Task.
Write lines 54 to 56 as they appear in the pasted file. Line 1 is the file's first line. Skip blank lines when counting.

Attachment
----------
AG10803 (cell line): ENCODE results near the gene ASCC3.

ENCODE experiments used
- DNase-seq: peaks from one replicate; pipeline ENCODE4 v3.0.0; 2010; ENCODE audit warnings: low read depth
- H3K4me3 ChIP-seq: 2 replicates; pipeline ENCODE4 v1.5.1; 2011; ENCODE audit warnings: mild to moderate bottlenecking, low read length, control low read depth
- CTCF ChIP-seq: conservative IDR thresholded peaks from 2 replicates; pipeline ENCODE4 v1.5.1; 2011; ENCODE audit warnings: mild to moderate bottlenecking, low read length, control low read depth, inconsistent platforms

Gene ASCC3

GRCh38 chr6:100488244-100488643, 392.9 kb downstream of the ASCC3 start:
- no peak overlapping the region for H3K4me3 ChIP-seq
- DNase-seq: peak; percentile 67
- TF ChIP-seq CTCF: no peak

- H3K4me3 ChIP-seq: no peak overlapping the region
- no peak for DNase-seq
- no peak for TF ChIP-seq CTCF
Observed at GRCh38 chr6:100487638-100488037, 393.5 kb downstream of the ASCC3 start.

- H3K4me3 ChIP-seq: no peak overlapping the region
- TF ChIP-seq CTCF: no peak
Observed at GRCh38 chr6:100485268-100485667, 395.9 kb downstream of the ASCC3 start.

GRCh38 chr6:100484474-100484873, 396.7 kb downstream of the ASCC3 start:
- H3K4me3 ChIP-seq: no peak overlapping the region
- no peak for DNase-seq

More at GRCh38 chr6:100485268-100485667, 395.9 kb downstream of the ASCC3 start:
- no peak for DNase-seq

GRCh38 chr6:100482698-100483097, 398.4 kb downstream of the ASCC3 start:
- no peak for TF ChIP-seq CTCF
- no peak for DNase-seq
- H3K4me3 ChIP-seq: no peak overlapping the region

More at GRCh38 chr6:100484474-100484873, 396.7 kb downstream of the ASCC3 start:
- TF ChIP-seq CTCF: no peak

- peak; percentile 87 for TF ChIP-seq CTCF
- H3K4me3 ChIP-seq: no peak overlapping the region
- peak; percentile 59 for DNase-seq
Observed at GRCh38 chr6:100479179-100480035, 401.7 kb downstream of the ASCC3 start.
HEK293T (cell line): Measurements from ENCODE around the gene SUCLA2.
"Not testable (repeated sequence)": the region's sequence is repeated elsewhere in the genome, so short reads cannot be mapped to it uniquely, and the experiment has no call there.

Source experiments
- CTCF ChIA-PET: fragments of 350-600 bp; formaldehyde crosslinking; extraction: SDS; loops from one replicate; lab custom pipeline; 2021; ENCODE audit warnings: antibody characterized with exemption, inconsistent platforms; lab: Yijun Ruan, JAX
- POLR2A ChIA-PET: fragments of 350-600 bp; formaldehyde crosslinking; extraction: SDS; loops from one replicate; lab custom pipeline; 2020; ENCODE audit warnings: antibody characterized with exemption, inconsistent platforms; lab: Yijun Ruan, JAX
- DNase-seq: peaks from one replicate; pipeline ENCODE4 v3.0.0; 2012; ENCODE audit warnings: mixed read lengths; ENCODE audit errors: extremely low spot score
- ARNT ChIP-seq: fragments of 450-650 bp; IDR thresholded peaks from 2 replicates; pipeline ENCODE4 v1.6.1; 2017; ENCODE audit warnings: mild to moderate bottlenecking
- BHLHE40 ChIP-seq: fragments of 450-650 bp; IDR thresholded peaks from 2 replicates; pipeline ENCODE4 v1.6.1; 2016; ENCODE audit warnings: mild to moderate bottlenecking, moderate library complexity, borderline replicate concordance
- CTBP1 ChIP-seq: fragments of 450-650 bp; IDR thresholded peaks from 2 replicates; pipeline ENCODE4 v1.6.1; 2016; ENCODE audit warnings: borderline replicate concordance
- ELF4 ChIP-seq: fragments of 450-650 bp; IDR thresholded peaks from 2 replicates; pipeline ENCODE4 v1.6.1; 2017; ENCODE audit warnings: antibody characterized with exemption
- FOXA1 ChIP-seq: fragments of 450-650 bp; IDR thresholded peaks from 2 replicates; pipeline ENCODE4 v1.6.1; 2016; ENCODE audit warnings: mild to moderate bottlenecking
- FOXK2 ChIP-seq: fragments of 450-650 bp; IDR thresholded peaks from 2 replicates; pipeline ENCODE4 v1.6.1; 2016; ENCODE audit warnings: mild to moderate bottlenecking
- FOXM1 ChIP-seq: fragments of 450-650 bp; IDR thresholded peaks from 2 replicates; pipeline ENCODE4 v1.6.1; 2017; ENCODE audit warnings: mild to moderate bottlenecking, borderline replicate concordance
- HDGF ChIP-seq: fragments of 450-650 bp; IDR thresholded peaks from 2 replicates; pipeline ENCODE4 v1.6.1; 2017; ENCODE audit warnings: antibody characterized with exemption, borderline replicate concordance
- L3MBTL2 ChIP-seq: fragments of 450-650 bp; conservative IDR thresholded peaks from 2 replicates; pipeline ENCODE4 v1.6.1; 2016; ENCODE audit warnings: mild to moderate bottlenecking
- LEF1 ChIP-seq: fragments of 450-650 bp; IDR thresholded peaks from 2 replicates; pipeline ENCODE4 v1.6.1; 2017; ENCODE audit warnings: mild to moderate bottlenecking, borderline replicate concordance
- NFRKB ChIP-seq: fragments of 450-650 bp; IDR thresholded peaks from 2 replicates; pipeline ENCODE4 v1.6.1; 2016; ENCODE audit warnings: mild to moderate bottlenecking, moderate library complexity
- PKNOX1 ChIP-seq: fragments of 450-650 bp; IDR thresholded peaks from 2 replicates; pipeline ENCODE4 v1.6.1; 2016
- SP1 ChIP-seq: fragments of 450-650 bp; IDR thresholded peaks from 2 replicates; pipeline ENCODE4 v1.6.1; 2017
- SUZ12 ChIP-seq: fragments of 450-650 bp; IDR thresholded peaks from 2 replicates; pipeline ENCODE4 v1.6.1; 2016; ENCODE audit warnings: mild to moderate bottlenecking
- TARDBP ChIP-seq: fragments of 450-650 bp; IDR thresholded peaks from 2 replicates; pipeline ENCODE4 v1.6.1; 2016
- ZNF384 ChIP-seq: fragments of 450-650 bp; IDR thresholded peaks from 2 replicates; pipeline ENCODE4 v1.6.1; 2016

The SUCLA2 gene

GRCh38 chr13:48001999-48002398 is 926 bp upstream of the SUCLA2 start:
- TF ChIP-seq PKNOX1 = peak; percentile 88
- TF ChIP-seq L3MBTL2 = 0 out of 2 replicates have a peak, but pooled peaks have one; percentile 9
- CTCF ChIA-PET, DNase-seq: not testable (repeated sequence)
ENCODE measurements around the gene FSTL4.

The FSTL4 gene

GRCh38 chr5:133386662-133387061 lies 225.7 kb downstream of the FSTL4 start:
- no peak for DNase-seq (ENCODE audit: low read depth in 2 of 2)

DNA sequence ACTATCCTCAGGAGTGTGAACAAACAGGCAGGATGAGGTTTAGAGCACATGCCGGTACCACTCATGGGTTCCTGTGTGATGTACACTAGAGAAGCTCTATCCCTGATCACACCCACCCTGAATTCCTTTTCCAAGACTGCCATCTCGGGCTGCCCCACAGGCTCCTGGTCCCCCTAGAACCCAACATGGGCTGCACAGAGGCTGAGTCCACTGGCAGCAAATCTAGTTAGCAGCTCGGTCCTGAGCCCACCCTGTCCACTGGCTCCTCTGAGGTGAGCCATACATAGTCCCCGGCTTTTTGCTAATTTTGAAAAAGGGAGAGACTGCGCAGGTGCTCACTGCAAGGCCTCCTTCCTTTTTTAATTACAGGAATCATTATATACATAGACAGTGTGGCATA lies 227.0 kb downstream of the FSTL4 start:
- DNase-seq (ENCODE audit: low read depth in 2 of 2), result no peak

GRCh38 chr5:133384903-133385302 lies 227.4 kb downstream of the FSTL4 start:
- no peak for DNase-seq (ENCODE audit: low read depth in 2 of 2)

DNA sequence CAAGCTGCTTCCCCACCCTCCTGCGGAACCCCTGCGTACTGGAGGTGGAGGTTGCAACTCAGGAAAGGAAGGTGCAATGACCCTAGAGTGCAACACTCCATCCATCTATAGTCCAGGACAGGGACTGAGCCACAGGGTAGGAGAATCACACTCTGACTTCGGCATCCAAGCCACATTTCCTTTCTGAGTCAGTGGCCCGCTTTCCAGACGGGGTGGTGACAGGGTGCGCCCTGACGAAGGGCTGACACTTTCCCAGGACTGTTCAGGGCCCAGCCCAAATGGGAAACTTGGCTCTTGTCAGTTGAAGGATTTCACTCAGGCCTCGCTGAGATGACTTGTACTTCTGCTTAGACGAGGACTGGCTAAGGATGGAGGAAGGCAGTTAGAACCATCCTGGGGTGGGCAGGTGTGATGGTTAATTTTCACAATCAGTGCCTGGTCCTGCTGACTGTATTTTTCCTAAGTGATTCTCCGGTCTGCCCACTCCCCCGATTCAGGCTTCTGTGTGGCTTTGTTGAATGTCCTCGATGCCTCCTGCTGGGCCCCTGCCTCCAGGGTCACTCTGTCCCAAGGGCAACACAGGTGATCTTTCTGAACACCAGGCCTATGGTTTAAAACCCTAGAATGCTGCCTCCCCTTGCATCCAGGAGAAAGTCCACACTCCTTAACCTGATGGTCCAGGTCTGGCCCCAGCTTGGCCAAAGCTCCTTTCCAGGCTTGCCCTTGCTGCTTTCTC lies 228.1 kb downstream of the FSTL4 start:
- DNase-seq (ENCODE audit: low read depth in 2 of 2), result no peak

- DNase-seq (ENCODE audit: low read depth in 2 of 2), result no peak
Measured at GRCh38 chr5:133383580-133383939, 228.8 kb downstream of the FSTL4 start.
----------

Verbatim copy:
- ZNF384 ChIP-seq: fragments of 450-650 bp; IDR thresholded peaks from 2 replicates; pipeline ENCODE4 v1.6.1; 2016

The SUCLA2 gene

GRCh38 chr13:48001999-48002398 is 926 bp upstream of the SUCLA2 start: